The order of dative and accusative in a sentence

2018-06-19 09:59:57

Ich kann dir das nicht verraten.

I'm given to understand that if the subject in the accusative case is a pronoun, (as in the sentence above?) it precedes the dative case. Otherwise, the dative comes first.

Is this a grammatical rule that must be followed or just some sort of a trend?

Is

Ich kann das dir nicht verraten

just as grammatically correct and understandable?

Why or why not?

You already stated the rule: The dative object precedes the accusative object (not subject), except if the accusative object is a personal pronoun. In this case the pronoun goes first.

So:

Ich verrate dem Anwalt ein Geheimnis.

Ich verrate ihm das.

(Because the demonstrative pronoun is usually emphasized, it would often be at position 1: Das verrate ich ihm.)

but:

Ich verrate es dem Anwalt.

If both the dative and accusative object is a personal pronoun, accusative goes first:

Ich verrate es ihm.

But in most cases the order can be changed for emphasis. For exa

  • You already stated the rule: The dative object precedes the accusative object (not subject), except if the accusative object is a personal pronoun. In this case the pronoun goes first.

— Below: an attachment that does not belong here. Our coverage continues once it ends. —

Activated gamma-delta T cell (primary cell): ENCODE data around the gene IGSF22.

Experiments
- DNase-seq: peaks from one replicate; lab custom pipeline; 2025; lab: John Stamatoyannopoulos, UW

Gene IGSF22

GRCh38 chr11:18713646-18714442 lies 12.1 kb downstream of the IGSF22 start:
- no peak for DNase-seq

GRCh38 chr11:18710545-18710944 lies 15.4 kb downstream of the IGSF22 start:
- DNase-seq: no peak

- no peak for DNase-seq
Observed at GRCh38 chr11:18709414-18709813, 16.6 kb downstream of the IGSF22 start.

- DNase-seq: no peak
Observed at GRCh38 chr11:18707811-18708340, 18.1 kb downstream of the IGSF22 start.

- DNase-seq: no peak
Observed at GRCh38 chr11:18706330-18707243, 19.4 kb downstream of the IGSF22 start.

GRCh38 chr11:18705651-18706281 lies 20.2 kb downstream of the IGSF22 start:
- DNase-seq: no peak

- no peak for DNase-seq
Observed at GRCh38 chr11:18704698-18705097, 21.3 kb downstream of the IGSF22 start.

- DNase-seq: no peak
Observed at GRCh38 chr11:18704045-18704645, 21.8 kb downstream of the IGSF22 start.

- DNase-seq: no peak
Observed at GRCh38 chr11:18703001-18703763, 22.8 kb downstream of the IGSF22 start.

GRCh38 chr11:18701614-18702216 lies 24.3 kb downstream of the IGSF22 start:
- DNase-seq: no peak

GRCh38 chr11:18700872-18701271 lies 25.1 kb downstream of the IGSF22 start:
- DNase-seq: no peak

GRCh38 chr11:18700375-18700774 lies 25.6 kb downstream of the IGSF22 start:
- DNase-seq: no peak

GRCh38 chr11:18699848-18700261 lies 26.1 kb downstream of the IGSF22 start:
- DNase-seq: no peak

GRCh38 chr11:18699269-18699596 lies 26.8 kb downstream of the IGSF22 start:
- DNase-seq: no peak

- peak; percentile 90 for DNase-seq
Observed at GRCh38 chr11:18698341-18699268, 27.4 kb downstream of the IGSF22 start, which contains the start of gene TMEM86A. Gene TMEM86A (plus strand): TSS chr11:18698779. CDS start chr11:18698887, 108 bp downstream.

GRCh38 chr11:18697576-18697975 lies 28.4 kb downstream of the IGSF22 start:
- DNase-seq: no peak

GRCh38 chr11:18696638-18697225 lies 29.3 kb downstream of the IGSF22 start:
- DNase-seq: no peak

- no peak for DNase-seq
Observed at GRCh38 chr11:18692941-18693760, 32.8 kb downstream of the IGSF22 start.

So:

    Ich verrate dem Anwalt ein Geheimnis.

    Ich verrate ihm das.

    (Because the demonstrative pronoun is usually emphasized, it would often be at position 1: Das verrate ich ihm.)

    but:

    Ich verrate es dem Anwalt.

    If both the dative and accusative object is a personal pronoun, accusative goes first:

    Ich verrate es ihm.

    But in most cases the order can be changed for emphasis. For example, one can say:

    Ich verrate das Geheimnis dem Anwalt.

    but only if you want to put emphasis on whom you are telling the secret. Otherweise, the sentence would sound odd.

    2018-06-19 10:06:33